Spain’s 10-year bonds climbed for a seventh day, matching the longest run of gains since September, as Royal Bank of Scotland Group Plc said the rally in the securities of Europe’s most-indebted nations can extend.
RBS’s yield-spread target for Spanish and Italian bonds over benchmark German bunds has been lowered to 100 basis points from 150 basis points, strategists including London-based Harvinder Sian, wrote in a note dated March 28. That would be the lowest since May 2010, according to closing-price data compiled by Bloomberg. German bunds declined even as a report showed euro-area inflation slowed to the least since October 2009 this month.
“The number-one fixed-income trade in the world, which we hold with high conviction, remains intact -- long five- to 10-year periphery,” Andrew Roberts, head of European rates strategy at RBS in London, wrote in the note, referring to bets the prices of bonds from the euro area’s most indebted nations will rise. “We are on a revaluation process for the periphery as the market realizes they are not actually that periphery anymore.”
Spain’s 10-year bond yield fell one basis point, or 0.01 percentage point, to 3.23 percent at 10:31 a.m. London time after dropping 13 basis points in the previous six days. The 3.8 percent security due in April 2024 added 0.09, or 90 euro cents per 1,000-euro ($1,377) face-amount, to 104.86.
Spanish and Italian five-year yields dropped to records last week as investors return to the markets they shunned during the region’s debt crisis. Euro-area bonds have also been boosted by speculation that the European Central Bank will implement further stimulus measures to combat slowing inflation when it meets on April 3.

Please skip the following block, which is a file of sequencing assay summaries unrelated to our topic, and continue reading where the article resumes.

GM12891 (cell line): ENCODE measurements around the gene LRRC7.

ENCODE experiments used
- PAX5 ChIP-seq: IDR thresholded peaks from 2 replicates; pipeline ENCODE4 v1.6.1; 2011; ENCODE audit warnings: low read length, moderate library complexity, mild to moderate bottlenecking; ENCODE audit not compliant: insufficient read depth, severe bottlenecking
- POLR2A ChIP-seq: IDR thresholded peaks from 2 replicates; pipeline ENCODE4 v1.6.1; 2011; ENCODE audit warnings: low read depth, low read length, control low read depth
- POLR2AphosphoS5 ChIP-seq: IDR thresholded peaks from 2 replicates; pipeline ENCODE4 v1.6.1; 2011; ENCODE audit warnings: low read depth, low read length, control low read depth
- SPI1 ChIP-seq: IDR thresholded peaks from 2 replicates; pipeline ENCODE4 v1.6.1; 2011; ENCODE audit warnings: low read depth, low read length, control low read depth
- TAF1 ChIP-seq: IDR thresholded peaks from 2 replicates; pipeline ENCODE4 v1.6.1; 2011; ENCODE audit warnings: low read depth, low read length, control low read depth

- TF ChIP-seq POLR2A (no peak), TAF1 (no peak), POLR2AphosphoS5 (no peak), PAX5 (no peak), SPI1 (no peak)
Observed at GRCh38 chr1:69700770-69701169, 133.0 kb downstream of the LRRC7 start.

Euro-area consumer prices grew 0.5 percent in the year through March, after a 0.7 percent gain in February, the European Union’s statistics office in Luxembourg said. That missed the 0.6 percent median forecast in a Bloomberg News survey of economists. The inflation rate has been less than 1 percent for six months, while the ECB seeks to keep it at just below 2 percent.
The yield difference, or spread, between Spanish 10-year bonds and similar-maturity German bunds shrank four basis points to 165 basis points, the least since October 2010.
Spain plans to sell bonds with a maturity of more than 30 years and is studying the issuance of a 50-year security, Treasury Head Inigo Fernandez de Mesa said in an interview with Cinco Dias.
Italy’s 10-year bonds also advanced for a seventh day, matching the longest run since January. The yield slipped one basis point to 3.29 percent, reducing the spread over German bunds to 171 basis points, the least since June 2011.
Spain’s bonds returned 6 percent this year through March 28, according to Bloomberg World Bond Indexes. Italian securities added 5.2 percent, and Germany’s gained 2.7 percent.